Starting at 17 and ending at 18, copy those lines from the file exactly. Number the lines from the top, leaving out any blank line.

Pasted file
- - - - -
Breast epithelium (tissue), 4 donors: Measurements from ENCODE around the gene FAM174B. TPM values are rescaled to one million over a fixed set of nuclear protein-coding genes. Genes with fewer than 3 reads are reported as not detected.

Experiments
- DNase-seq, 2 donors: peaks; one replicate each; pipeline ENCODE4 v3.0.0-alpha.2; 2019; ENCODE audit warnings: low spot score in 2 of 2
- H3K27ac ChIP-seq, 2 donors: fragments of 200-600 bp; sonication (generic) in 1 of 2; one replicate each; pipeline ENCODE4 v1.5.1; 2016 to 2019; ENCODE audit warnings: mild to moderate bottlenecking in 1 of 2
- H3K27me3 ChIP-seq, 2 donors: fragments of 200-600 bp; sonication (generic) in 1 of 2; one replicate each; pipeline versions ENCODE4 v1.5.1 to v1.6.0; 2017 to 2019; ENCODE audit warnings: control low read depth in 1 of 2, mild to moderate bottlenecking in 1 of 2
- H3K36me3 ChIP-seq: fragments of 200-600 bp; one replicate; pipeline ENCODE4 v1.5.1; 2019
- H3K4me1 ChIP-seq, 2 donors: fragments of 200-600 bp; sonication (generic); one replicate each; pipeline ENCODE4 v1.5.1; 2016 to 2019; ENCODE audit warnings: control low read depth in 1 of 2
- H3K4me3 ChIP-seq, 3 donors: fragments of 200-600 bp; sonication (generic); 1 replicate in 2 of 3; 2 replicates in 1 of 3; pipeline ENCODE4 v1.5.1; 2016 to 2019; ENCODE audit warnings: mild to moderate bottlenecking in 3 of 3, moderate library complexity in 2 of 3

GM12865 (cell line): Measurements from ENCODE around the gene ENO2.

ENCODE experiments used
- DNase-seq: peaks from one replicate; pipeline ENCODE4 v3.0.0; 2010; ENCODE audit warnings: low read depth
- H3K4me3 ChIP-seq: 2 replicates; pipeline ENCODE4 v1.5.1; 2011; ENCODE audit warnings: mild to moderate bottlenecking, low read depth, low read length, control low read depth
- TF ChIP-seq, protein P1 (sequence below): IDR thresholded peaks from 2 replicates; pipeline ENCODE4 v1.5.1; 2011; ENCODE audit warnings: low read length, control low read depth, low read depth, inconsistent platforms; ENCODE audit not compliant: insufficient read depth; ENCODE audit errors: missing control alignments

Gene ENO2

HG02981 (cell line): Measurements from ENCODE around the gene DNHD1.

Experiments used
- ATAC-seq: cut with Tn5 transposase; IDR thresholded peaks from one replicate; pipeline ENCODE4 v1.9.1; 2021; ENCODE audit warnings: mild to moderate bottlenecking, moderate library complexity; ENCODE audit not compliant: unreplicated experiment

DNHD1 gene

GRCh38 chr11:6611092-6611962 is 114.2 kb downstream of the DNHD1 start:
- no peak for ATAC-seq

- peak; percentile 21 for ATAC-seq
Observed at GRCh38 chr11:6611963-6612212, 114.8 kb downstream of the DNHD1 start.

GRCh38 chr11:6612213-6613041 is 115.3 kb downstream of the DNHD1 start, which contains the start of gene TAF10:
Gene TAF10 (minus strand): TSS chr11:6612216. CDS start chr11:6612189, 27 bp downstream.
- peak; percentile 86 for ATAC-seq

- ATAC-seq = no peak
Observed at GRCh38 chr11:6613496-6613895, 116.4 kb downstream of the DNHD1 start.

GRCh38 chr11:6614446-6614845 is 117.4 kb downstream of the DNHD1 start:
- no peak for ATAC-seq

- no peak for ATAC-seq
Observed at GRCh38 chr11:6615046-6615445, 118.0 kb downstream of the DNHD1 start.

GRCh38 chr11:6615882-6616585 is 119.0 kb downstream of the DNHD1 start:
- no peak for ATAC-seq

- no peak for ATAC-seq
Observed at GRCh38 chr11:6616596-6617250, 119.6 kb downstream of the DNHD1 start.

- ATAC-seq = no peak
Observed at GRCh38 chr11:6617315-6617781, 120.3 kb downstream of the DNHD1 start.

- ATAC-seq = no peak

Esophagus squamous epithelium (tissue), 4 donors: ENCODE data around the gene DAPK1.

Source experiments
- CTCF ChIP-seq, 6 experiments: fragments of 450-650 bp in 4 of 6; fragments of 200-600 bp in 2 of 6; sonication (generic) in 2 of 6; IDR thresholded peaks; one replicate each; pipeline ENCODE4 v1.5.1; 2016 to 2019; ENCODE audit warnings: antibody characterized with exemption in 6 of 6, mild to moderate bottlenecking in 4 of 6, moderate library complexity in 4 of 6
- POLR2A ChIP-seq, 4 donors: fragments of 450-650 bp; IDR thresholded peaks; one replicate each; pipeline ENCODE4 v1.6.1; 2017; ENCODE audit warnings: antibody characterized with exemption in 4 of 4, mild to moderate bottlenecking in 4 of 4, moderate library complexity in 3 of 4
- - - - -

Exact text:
- ATAC-seq: cut with Tn5 transposase; IDR thresholded peaks from one replicate; pipeline ENCODE4 v1.9.1; 2021; ENCODE audit warnings: mild to moderate bottlenecking, moderate library complexity; ENCODE audit not compliant: unreplicated experiment

DNHD1 gene